Monday, September 17, 2012

Today I make a fatal error, and here it is!

  OK, I know this is a huge mistake but I wanted to clarify my previous China outsourcing post. Thanks for the feedback guys, it is always helpful to hear other points of view.

  Let me preface this by once again declaring that I am not the most educated person on earth. I quite stubbornly endured 10 whole years of the government mandated abuse known as public education. Then I realized that at age 16 I was eligible for parole and walked out.  My rejoicing that day later inspired a noted Mel Gibson film.

  So here goes.  Global trade is a very good idea. It helps everyone. Check out this guy from the UK making some really kicking slot car chassis;

  You got to see the video-

  He wanted to make slot cars that handled like 1970's era American cars. So he did! And a real car does handle like that if you remove the sway bars and shocks, and fill the trunk and back seat with bags of cement.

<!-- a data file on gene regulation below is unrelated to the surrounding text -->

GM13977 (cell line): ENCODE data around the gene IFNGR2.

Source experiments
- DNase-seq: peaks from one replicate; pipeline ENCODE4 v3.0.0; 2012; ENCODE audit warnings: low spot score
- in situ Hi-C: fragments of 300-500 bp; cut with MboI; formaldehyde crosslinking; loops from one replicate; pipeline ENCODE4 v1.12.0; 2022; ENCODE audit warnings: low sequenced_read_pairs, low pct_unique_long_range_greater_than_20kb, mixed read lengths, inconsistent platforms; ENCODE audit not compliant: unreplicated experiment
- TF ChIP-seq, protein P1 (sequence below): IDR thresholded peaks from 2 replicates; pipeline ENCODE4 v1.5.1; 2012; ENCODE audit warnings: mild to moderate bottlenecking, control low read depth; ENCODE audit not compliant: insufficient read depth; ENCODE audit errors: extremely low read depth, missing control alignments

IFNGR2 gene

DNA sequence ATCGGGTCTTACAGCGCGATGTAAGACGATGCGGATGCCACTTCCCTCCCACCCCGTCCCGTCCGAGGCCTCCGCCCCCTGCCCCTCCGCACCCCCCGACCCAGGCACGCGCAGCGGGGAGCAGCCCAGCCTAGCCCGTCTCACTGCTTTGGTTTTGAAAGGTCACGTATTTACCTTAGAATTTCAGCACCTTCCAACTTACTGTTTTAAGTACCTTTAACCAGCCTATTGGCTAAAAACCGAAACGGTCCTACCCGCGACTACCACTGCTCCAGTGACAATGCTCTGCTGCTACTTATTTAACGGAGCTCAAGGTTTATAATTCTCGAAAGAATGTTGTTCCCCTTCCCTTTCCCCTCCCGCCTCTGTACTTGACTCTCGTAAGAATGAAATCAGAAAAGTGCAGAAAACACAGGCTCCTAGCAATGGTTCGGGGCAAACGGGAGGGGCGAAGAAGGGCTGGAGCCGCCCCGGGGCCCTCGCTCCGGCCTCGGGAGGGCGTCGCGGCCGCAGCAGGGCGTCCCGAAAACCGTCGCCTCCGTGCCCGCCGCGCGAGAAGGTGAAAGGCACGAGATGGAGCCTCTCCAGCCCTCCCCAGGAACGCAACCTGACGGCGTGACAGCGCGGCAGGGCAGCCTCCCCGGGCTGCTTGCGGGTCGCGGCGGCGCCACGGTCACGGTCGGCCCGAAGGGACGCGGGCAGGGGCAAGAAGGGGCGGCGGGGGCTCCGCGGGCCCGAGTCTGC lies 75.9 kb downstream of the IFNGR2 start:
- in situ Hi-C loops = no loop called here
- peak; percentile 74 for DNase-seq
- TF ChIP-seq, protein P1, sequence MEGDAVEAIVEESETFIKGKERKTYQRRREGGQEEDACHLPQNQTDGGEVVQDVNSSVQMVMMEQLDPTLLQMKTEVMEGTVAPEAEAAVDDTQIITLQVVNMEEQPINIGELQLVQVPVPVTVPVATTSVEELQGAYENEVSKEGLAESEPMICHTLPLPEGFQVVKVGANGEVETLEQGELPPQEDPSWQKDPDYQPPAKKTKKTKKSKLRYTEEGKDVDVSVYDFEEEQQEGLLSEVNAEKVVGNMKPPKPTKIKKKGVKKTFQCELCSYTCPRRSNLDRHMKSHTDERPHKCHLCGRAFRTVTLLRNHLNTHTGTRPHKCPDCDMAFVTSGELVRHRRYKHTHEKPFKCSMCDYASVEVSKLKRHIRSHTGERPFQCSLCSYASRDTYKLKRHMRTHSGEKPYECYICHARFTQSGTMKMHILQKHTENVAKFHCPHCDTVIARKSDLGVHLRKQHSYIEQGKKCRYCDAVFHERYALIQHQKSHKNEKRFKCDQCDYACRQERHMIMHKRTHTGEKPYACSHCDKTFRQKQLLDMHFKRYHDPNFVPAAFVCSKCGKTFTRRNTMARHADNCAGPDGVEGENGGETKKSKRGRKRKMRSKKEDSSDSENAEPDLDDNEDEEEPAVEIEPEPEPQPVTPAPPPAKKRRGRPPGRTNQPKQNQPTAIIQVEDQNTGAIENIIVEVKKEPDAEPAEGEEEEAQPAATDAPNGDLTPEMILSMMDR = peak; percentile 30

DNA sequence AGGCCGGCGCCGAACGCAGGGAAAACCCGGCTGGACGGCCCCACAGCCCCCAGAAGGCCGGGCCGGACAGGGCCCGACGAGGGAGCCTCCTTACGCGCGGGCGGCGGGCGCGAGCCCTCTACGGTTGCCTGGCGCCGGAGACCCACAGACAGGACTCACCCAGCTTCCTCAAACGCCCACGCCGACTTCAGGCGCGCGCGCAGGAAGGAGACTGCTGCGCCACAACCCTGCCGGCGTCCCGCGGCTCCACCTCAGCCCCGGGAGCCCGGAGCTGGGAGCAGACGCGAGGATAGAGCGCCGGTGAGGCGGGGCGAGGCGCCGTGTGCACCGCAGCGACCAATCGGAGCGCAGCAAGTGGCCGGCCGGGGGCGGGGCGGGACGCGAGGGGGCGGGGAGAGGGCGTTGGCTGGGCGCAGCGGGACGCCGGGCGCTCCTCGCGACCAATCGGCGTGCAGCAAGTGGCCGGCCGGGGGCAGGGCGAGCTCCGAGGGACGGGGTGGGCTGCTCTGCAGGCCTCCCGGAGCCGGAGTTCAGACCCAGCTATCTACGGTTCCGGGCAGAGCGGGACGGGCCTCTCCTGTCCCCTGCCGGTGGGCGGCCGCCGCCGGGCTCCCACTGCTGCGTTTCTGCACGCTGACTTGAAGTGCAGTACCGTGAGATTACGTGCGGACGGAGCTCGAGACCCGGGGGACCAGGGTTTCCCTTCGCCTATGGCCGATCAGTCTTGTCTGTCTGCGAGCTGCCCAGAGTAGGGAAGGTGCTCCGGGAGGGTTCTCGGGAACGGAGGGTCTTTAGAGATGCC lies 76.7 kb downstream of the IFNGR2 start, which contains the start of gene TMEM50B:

The point is it is cool and I could buy one.

  Trade between nations with similar standards of living, similar workplace safety regulations, similar environmental standards, respect for each others laws, and a somewhat similar wage scale is very good. It really works out great for all involved.

  An unbalanced trade between countries who are not similar will result in a very unfair level of competition.  Throw in some government action to deliberately de-value the currency and it really starts to become a no-win situation.   (luckily our government is skillfully de-valueing OUR currency too- take that China!)     In the future the wages of China will grow and the wages of their trading partners will drop.  Very good if you make a living day-trading stocks. Not so good if you are an average worker. At some point things will level out.  While they do a lot of creative destruction is going on.